different security mechanism can be used to establish SIP calls. different security mechanism can be used to establish SIP calls.
These are discussed in the following subsections. These are discussed in the following subsections.
5.1.3.2. IPSec 5.1.3.2. IPSec
In certain deployments the use of IPSec between the signaling In certain deployments the use of IPSec between the signaling
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5.1.3.3. Co-Location 5.1.3.3. Co-Location
In this scenario the SFs are co-located in a physically secure In this scenario the SFs are co-located in a physically secure
location and/or are members of a segregated network. In this case location and/or are members of a segregated network. In this case
messages between the originating and terminating SSPs would be sent messages between the originating and terminating SSPs would be sent
as clear text. as clear text.
5.1.3.4. Sending the SIP Request 5.1.3.4. Sending the SIP Request
Once a trust relationship between the peers is established, the Once a trust relationship between the peers is established, the
originating SSP sends the request. originating (or indirect) SSP sends the request.
5.2. Target SSP Procedures 5.2. Target SSP Procedures
[ANY TEXT HERE?] This section describes the Target SSP Procedures.
5.2.1. The Ingress SBE
[ANY TEXT HERE?]
5.2.1.1. TLS 5.2.1. TLS
When the receiving SSP receives a TLS client hello, it responds with The section defines uses of TLS between two SSPs [RFC5246]. When the
its certificate. The Target SSP certificate should be valid and receiving SSP receives a TLS client hello, it responds with its
rooted in a well-known certificate authority. The procedures to certificate. The Target SSP certificate should be valid and rooted
authenticate the SSP's originating domain are specified in [24- in a well-known certificate authority. The procedures to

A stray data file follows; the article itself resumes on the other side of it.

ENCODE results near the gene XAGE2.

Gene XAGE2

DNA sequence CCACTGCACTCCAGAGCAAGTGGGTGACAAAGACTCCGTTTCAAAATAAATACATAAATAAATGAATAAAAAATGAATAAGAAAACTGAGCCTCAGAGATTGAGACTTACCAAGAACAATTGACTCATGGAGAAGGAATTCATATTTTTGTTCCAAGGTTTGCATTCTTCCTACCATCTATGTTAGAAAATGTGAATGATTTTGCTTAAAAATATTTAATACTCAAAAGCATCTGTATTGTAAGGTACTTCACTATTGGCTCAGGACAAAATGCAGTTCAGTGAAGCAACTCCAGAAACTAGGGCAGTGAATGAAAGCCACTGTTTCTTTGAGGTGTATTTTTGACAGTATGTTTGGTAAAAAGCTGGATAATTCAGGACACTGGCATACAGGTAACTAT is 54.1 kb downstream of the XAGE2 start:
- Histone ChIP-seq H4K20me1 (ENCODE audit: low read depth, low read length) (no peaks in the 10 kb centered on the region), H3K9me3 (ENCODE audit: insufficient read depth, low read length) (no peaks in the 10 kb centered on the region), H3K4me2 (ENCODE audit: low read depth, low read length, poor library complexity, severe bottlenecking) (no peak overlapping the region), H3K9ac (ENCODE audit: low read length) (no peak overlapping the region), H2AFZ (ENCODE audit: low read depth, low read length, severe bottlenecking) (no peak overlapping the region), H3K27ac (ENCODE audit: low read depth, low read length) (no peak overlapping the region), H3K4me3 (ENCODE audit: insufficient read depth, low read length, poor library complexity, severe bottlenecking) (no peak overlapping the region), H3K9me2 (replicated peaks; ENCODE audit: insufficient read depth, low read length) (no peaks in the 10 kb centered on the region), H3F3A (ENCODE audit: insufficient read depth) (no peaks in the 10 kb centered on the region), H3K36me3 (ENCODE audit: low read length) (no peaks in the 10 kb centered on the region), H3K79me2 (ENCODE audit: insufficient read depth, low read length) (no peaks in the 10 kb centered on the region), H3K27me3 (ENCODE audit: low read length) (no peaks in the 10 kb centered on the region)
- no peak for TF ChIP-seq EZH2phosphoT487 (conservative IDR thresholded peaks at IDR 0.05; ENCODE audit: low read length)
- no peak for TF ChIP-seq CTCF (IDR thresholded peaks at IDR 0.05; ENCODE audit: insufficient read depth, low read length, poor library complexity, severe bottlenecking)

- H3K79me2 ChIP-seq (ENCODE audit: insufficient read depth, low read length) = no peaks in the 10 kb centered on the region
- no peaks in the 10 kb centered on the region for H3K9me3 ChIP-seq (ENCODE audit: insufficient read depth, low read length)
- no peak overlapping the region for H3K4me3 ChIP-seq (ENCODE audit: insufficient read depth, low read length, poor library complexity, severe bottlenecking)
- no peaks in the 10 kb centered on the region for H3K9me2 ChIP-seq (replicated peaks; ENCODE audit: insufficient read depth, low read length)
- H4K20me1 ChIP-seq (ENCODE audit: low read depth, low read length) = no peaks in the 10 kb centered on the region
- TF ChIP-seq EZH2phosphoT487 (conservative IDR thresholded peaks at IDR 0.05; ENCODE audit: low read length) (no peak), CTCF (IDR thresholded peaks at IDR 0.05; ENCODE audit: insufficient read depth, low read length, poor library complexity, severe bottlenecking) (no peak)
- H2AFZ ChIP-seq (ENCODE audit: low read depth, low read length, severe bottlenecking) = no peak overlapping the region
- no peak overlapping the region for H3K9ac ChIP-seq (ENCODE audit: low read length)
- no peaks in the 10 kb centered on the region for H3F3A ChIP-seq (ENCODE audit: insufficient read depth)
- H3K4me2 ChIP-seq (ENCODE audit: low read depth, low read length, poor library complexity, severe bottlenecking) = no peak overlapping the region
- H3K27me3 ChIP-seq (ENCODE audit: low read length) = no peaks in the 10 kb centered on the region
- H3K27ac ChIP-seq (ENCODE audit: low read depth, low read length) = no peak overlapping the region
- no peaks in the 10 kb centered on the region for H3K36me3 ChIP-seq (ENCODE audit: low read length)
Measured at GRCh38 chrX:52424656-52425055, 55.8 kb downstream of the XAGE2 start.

CORRECT REFERENCE-IS THIS FOR RFC5922?]. authenticate the SSP's originating domain are specified in [RFC5922].
The SF of the Target SSP verifies that the Identity header is valid, The SF of the Target SSP verifies that the Identity header is valid,
corresponds to the message, corresponds to the Identity-Info header, corresponds to the message, corresponds to the Identity-Info header,
and that the domain in the From header corresponds to one of the and that the domain in the From header corresponds to one of the
domains in the TLS client certificate. domains in the TLS client certificate.
5.2.1.2. Receive SIP Requests 5.2.2. Receive SIP Requests
Once a trust relationship is established, the Target SSP is prepared Once a trust relationship is established, the Target SSP is prepared
to receive incoming SIP requests. For new requests (dialog forming to receive incoming SIP requests. For new requests (dialog forming
or not) the receiving SSP verifies if the target (request-URI) is a or not) the receiving SSP verifies if the target (request-URI) is a
domain that for which it is responsible. For these requests, there domain that for which it is responsible. For these requests, there
should be no remaining Route header field values. For in-dialog should be no remaining Route header field values. For in-dialog
requests, the receiving SSP can verify that it corresponds to the requests, the receiving SSP can verify that it corresponds to the
top-most Route header field value. top-most Route header field value.